3.2.1.The Agreement between the National Botanical Institute (NBI) and US
based Ball Horticulture Company (Ball).

This agreement which has recently been signed between NBI and Ball, is a fiveyear agreement and is known to be first of its kind in the horticulture industry.
The NBI is public institution with a mandate to “promote the utilisation andconservation of, and knowledge and services in with southern Africa flora”. Theinstitution manages several botanical gardens and a herbaria throughout thecountry.
According to the agreement, NBI will use its in house expertise and provide ballwith select plants from its living collections and from the wild. The NBI will do aninitial evaluation of the plant material, propagation of seeds and cuttings forsupply to Ball. Ball will provide NBI with a grant for locally based research anddevelopment activities, and for technology training at its facilities. Ball will pay aroyalty on all products containing genetic material supplied to them in terms of theagreement.
As regards to plants collected from the wild, the NBI will is to obtain prior informedconsent of landowners on whose land they collect. The NBI in turn has undertook,to put the profit made from royalties in a trust fund aimed at capacity building inlocal indigenous plant horticultural industry.
In developing the agreement, the NBI followed a consultative process whichgenerated a lot of debate on the issue of access to genetic resources. Associatedcriticism related to the Chapter on Intellectual Property Rights and the benefitsharing provisions.
3.2.2. Agreement between the Council for Scientific and Industrial Research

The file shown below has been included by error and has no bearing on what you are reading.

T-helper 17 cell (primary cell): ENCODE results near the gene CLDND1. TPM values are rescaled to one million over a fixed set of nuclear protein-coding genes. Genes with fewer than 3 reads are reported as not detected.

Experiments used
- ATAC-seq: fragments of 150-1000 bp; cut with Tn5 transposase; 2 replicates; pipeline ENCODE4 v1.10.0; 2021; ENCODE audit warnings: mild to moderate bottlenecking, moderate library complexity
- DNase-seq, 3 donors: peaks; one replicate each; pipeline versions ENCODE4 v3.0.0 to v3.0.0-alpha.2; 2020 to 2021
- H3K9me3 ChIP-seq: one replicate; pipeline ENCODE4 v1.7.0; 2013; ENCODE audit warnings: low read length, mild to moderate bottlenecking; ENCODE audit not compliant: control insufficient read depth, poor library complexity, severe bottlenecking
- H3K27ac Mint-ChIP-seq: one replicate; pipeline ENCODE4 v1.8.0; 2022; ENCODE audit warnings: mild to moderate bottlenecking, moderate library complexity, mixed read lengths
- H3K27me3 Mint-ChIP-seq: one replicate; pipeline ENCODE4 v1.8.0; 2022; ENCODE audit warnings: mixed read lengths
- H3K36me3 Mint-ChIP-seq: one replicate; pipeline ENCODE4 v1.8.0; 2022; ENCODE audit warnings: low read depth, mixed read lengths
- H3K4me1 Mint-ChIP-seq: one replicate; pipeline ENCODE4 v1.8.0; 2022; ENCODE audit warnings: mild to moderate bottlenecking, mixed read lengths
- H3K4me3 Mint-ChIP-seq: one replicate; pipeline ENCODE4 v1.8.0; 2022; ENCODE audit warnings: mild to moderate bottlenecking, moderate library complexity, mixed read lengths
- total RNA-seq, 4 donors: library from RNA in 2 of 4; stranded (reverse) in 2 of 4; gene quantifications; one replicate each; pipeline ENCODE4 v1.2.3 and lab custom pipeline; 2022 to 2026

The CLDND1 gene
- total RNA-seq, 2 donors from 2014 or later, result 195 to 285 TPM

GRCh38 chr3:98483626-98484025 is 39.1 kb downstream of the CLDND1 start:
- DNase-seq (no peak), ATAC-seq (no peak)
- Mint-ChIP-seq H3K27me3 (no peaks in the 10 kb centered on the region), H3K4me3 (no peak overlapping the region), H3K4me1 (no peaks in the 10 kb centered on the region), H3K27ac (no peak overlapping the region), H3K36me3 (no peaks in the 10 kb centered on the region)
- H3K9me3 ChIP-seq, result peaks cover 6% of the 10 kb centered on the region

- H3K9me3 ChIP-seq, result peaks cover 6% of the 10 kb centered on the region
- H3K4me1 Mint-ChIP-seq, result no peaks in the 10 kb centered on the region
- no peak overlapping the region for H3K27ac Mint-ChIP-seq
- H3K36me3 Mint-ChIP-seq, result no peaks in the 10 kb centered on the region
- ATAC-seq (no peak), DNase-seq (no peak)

(CSIR) and Phytopharm / Pfizer

The CSIR division for Food Science and Technologies (Foodtek) launched abioprospecting program in 1998. The CSIR is the largest public research andtechnology organisation in South Africa and indeed in Africa.
As part of its bioprospecting programme, its first project is on development of anappetite suppressant (P57) which is derived from a species of Hoodia plant, asucculent plant indigenous to southern Africa. The CSIR signed a licensingagreement with Phytopharm plc, for further development and commercialisationof the product. Pfizer a pharmaceutical giant, has been granted an exclusiveglobal license by Phytopharm to further commercialise the product.
The Hoodia species which is the basis of the appetite suppressant, has a historyof use by the San people as a thirst quencher. It is claimed by some that theproperties of an appetite suppressant in the plant were discovered through thisuse. The CSIR has been doing research on the species since the 1970’s andhave not linked the discovery of the appetite suppressant properties to the use bythe San people.
According to the deal, Phytopharm will receive up to US$32 million in license feesand milestone payments. The CSIR will receive a “substantial” payments linked tothe performance of P57 in clinical trials. Royalties to the CSIR, amounting toabout a million of dollars, are expected through licensing the patented technology.
In addition Pfizer and Phytopharm have financed a medicinal plant extractionfacility at the CSIR for pilot scale manufacturing of P57.